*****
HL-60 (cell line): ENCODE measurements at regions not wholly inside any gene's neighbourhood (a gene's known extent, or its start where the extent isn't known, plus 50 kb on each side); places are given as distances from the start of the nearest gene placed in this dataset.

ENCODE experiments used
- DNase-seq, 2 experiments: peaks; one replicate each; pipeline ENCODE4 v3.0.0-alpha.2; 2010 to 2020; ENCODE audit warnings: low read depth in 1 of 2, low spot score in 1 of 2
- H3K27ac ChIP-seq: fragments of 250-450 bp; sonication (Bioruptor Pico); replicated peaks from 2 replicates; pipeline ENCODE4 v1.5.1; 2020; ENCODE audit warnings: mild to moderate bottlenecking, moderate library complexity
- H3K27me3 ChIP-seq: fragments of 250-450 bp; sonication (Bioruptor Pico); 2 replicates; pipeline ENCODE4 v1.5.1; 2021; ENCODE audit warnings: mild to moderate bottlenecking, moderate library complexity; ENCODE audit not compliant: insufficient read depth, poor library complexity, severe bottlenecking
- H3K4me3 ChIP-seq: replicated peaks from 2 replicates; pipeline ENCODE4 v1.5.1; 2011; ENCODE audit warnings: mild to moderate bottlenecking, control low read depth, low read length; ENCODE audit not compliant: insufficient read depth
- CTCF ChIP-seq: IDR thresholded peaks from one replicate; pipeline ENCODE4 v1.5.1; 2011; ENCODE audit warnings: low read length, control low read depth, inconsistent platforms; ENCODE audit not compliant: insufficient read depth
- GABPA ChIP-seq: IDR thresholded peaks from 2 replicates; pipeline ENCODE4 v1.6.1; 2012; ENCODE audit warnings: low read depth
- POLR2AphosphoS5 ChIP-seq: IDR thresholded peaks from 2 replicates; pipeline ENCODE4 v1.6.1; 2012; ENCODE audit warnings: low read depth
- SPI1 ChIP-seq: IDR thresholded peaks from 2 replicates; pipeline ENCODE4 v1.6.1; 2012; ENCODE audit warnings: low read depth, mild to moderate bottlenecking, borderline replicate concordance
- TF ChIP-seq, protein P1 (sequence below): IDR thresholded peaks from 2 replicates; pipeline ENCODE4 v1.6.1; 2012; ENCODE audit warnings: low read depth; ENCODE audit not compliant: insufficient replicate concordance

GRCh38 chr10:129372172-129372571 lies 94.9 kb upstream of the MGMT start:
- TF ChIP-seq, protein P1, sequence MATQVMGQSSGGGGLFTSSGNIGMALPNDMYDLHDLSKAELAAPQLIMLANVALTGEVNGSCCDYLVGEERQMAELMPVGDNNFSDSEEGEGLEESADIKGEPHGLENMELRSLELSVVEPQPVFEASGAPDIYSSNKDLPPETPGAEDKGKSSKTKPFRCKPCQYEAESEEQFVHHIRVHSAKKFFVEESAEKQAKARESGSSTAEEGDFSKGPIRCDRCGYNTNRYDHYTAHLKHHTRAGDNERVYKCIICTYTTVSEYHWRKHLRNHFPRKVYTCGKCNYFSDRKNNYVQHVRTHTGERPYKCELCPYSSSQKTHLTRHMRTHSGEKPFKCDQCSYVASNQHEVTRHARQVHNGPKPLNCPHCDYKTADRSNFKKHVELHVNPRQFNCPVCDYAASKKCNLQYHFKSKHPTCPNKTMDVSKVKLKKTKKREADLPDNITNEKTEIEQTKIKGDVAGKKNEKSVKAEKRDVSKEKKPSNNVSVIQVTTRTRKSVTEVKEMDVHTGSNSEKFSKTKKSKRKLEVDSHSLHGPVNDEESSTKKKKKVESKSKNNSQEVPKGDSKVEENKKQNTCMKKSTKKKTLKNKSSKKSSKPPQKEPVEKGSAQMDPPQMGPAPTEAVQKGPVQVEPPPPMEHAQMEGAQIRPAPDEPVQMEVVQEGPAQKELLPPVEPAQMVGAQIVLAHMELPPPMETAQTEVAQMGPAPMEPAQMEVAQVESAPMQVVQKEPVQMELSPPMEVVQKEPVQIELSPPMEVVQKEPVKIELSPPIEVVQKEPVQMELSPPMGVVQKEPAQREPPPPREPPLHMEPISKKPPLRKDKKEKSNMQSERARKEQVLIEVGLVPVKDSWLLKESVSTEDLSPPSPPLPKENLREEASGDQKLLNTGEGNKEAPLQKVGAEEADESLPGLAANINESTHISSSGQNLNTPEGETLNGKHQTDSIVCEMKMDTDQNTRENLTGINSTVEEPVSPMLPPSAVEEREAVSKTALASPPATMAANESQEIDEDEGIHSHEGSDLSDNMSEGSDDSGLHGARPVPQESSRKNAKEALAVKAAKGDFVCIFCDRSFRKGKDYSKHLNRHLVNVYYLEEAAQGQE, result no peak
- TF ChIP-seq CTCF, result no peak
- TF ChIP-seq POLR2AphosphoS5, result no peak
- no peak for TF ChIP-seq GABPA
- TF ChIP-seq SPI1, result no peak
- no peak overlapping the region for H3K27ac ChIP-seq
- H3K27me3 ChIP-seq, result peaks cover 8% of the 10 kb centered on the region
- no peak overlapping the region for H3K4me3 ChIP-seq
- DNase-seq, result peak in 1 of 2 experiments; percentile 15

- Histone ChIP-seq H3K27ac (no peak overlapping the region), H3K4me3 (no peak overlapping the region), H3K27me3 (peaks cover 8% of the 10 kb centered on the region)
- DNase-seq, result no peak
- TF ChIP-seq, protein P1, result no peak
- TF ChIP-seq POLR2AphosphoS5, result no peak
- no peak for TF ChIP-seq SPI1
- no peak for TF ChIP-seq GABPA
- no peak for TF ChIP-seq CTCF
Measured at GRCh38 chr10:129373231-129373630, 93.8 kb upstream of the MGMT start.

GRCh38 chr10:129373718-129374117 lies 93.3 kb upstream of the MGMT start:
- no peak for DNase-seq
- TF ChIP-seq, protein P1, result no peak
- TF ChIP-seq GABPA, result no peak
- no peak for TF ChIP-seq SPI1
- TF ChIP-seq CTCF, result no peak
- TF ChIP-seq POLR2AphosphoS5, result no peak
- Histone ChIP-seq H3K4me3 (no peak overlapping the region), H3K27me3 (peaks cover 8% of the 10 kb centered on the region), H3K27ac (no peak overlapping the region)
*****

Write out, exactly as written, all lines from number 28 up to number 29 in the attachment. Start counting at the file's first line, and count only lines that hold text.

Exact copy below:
- no peak for TF ChIP-seq CTCF
Measured at GRCh38 chr10:129373231-129373630, 93.8 kb upstream of the MGMT start.